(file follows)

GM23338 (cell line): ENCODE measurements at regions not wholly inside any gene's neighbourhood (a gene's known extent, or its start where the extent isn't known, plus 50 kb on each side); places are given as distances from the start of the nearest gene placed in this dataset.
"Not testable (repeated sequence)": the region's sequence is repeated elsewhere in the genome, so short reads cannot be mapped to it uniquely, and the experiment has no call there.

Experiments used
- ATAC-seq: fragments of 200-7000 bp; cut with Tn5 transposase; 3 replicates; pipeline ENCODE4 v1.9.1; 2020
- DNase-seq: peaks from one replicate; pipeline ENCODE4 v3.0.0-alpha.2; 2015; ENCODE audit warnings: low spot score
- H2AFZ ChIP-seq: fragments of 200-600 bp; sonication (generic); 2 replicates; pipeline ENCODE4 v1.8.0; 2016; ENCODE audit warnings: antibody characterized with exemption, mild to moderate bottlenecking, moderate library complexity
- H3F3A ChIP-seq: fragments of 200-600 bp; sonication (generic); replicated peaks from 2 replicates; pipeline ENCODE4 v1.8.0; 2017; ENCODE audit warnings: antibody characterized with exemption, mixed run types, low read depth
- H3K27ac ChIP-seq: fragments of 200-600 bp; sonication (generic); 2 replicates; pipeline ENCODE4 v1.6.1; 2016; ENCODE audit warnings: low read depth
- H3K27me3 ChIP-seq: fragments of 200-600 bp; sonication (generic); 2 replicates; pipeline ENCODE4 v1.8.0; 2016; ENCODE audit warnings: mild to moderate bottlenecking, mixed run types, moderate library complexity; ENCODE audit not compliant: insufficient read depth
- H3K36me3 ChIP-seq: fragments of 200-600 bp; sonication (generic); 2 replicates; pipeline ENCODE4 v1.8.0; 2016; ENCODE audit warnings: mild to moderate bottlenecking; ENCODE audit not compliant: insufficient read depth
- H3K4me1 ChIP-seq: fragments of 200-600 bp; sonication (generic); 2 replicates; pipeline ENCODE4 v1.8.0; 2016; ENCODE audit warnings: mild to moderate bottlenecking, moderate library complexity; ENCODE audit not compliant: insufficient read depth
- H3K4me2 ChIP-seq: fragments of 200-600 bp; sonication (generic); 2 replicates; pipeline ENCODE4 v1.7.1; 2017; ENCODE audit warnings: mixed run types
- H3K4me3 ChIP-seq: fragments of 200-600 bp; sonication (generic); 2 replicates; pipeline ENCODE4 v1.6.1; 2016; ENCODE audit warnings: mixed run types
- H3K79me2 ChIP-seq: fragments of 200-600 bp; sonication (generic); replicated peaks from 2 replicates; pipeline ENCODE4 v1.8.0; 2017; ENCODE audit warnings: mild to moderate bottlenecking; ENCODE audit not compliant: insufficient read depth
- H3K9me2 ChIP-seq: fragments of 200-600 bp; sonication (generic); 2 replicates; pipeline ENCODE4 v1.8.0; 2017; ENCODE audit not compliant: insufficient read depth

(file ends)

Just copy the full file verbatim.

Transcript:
GM23338 (cell line): ENCODE measurements at regions not wholly inside any gene's neighbourhood (a gene's known extent, or its start where the extent isn't known, plus 50 kb on each side); places are given as distances from the start of the nearest gene placed in this dataset.
"Not testable (repeated sequence)": the region's sequence is repeated elsewhere in the genome, so short reads cannot be mapped to it uniquely, and the experiment has no call there.

Experiments used
- ATAC-seq: fragments of 200-7000 bp; cut with Tn5 transposase; 3 replicates; pipeline ENCODE4 v1.9.1; 2020
- DNase-seq: peaks from one replicate; pipeline ENCODE4 v3.0.0-alpha.2; 2015; ENCODE audit warnings: low spot score
- H2AFZ ChIP-seq: fragments of 200-600 bp; sonication (generic); 2 replicates; pipeline ENCODE4 v1.8.0; 2016; ENCODE audit warnings: antibody characterized with exemption, mild to moderate bottlenecking, moderate library complexity
- H3F3A ChIP-seq: fragments of 200-600 bp; sonication (generic); replicated peaks from 2 replicates; pipeline ENCODE4 v1.8.0; 2017; ENCODE audit warnings: antibody characterized with exemption, mixed run types, low read depth
- H3K27ac ChIP-seq: fragments of 200-600 bp; sonication (generic); 2 replicates; pipeline ENCODE4 v1.6.1; 2016; ENCODE audit warnings: low read depth
- H3K27me3 ChIP-seq: fragments of 200-600 bp; sonication (generic); 2 replicates; pipeline ENCODE4 v1.8.0; 2016; ENCODE audit warnings: mild to moderate bottlenecking, mixed run types, moderate library complexity; ENCODE audit not compliant: insufficient read depth
- H3K36me3 ChIP-seq: fragments of 200-600 bp; sonication (generic); 2 replicates; pipeline ENCODE4 v1.8.0; 2016; ENCODE audit warnings: mild to moderate bottlenecking; ENCODE audit not compliant: insufficient read depth
- H3K4me1 ChIP-seq: fragments of 200-600 bp; sonication (generic); 2 replicates; pipeline ENCODE4 v1.8.0; 2016; ENCODE audit warnings: mild to moderate bottlenecking, moderate library complexity; ENCODE audit not compliant: insufficient read depth
- H3K4me2 ChIP-seq: fragments of 200-600 bp; sonication (generic); 2 replicates; pipeline ENCODE4 v1.7.1; 2017; ENCODE audit warnings: mixed run types
- H3K4me3 ChIP-seq: fragments of 200-600 bp; sonication (generic); 2 replicates; pipeline ENCODE4 v1.6.1; 2016; ENCODE audit warnings: mixed run types
- H3K79me2 ChIP-seq: fragments of 200-600 bp; sonication (generic); replicated peaks from 2 replicates; pipeline ENCODE4 v1.8.0; 2017; ENCODE audit warnings: mild to moderate bottlenecking; ENCODE audit not compliant: insufficient read depth
- H3K9me2 ChIP-seq: fragments of 200-600 bp; sonication (generic); 2 replicates; pipeline ENCODE4 v1.8.0; 2017; ENCODE audit not compliant: insufficient read depth